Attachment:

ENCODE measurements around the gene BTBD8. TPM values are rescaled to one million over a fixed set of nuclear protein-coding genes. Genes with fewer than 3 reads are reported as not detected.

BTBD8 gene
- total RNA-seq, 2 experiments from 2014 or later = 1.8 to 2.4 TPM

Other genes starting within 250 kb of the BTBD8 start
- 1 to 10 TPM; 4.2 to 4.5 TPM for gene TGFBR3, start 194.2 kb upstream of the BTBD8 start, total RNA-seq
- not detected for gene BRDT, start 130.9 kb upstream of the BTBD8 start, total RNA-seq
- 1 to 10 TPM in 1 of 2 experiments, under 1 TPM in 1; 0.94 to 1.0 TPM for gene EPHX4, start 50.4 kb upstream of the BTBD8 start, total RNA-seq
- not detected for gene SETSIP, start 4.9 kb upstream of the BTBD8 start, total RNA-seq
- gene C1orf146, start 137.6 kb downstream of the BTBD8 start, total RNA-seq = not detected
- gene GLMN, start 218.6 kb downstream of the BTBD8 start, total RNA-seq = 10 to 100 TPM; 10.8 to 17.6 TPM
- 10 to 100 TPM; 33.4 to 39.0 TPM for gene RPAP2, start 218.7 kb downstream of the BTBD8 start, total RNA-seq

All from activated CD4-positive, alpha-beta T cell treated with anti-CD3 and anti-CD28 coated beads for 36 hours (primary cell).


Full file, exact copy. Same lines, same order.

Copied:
ENCODE measurements around the gene BTBD8. TPM values are rescaled to one million over a fixed set of nuclear protein-coding genes. Genes with fewer than 3 reads are reported as not detected.

BTBD8 gene
- total RNA-seq, 2 experiments from 2014 or later = 1.8 to 2.4 TPM

Other genes starting within 250 kb of the BTBD8 start
- 1 to 10 TPM; 4.2 to 4.5 TPM for gene TGFBR3, start 194.2 kb upstream of the BTBD8 start, total RNA-seq
- not detected for gene BRDT, start 130.9 kb upstream of the BTBD8 start, total RNA-seq
- 1 to 10 TPM in 1 of 2 experiments, under 1 TPM in 1; 0.94 to 1.0 TPM for gene EPHX4, start 50.4 kb upstream of the BTBD8 start, total RNA-seq
- not detected for gene SETSIP, start 4.9 kb upstream of the BTBD8 start, total RNA-seq
- gene C1orf146, start 137.6 kb downstream of the BTBD8 start, total RNA-seq = not detected
- gene GLMN, start 218.6 kb downstream of the BTBD8 start, total RNA-seq = 10 to 100 TPM; 10.8 to 17.6 TPM
- 10 to 100 TPM; 33.4 to 39.0 TPM for gene RPAP2, start 218.7 kb downstream of the BTBD8 start, total RNA-seq

All from activated CD4-positive, alpha-beta T cell treated with anti-CD3 and anti-CD28 coated beads for 36 hours (primary cell).